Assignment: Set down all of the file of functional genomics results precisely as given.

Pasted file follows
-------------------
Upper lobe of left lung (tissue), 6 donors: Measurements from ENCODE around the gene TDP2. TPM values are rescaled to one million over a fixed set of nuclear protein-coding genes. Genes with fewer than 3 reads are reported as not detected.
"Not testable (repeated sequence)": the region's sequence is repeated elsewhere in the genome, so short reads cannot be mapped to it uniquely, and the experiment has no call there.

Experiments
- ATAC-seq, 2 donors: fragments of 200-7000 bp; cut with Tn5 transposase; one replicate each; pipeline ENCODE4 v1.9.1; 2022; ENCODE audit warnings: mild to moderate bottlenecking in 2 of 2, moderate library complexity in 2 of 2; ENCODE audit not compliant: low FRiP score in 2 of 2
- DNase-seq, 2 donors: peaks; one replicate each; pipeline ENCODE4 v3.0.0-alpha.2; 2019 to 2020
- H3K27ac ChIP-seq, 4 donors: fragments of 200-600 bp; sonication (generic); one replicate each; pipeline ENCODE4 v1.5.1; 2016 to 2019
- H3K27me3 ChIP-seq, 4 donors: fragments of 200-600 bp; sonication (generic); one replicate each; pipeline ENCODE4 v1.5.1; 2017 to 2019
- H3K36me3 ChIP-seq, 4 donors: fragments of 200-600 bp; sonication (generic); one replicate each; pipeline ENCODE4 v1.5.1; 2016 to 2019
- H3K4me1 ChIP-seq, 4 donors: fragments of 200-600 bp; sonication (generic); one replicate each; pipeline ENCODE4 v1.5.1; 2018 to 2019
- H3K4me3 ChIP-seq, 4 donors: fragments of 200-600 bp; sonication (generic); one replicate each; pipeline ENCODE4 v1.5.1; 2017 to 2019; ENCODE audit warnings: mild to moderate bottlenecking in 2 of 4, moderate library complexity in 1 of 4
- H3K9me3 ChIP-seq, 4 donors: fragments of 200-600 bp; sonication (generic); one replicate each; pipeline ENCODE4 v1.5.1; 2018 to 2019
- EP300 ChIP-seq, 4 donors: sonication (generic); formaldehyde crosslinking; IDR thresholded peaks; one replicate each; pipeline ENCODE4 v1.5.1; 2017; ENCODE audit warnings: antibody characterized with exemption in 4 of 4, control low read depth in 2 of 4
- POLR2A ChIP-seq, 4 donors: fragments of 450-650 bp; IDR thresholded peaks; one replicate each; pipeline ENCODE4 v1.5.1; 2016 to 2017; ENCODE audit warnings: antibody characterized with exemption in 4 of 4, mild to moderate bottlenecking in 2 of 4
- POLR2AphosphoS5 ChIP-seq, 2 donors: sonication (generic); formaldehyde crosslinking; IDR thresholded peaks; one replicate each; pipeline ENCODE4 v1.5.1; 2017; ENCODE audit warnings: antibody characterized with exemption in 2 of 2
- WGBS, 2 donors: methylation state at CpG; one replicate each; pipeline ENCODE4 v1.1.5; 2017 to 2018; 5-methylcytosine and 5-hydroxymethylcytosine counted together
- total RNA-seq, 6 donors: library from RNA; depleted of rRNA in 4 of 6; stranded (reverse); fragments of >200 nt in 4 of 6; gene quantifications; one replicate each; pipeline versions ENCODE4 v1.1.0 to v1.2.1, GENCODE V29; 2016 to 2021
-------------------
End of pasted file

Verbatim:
Upper lobe of left lung (tissue), 6 donors: Measurements from ENCODE around the gene TDP2. TPM values are rescaled to one million over a fixed set of nuclear protein-coding genes. Genes with fewer than 3 reads are reported as not detected.
"Not testable (repeated sequence)": the region's sequence is repeated elsewhere in the genome, so short reads cannot be mapped to it uniquely, and the experiment has no call there.

Experiments
- ATAC-seq, 2 donors: fragments of 200-7000 bp; cut with Tn5 transposase; one replicate each; pipeline ENCODE4 v1.9.1; 2022; ENCODE audit warnings: mild to moderate bottlenecking in 2 of 2, moderate library complexity in 2 of 2; ENCODE audit not compliant: low FRiP score in 2 of 2
- DNase-seq, 2 donors: peaks; one replicate each; pipeline ENCODE4 v3.0.0-alpha.2; 2019 to 2020
- H3K27ac ChIP-seq, 4 donors: fragments of 200-600 bp; sonication (generic); one replicate each; pipeline ENCODE4 v1.5.1; 2016 to 2019
- H3K27me3 ChIP-seq, 4 donors: fragments of 200-600 bp; sonication (generic); one replicate each; pipeline ENCODE4 v1.5.1; 2017 to 2019
- H3K36me3 ChIP-seq, 4 donors: fragments of 200-600 bp; sonication (generic); one replicate each; pipeline ENCODE4 v1.5.1; 2016 to 2019
- H3K4me1 ChIP-seq, 4 donors: fragments of 200-600 bp; sonication (generic); one replicate each; pipeline ENCODE4 v1.5.1; 2018 to 2019
- H3K4me3 ChIP-seq, 4 donors: fragments of 200-600 bp; sonication (generic); one replicate each; pipeline ENCODE4 v1.5.1; 2017 to 2019; ENCODE audit warnings: mild to moderate bottlenecking in 2 of 4, moderate library complexity in 1 of 4
- H3K9me3 ChIP-seq, 4 donors: fragments of 200-600 bp; sonication (generic); one replicate each; pipeline ENCODE4 v1.5.1; 2018 to 2019
- EP300 ChIP-seq, 4 donors: sonication (generic); formaldehyde crosslinking; IDR thresholded peaks; one replicate each; pipeline ENCODE4 v1.5.1; 2017; ENCODE audit warnings: antibody characterized with exemption in 4 of 4, control low read depth in 2 of 4
- POLR2A ChIP-seq, 4 donors: fragments of 450-650 bp; IDR thresholded peaks; one replicate each; pipeline ENCODE4 v1.5.1; 2016 to 2017; ENCODE audit warnings: antibody characterized with exemption in 4 of 4, mild to moderate bottlenecking in 2 of 4
- POLR2AphosphoS5 ChIP-seq, 2 donors: sonication (generic); formaldehyde crosslinking; IDR thresholded peaks; one replicate each; pipeline ENCODE4 v1.5.1; 2017; ENCODE audit warnings: antibody characterized with exemption in 2 of 2
- WGBS, 2 donors: methylation state at CpG; one replicate each; pipeline ENCODE4 v1.1.5; 2017 to 2018; 5-methylcytosine and 5-hydroxymethylcytosine counted together
- total RNA-seq, 6 donors: library from RNA; depleted of rRNA in 4 of 6; stranded (reverse); fragments of >200 nt in 4 of 6; gene quantifications; one replicate each; pipeline versions ENCODE4 v1.1.0 to v1.2.1, GENCODE V29; 2016 to 2021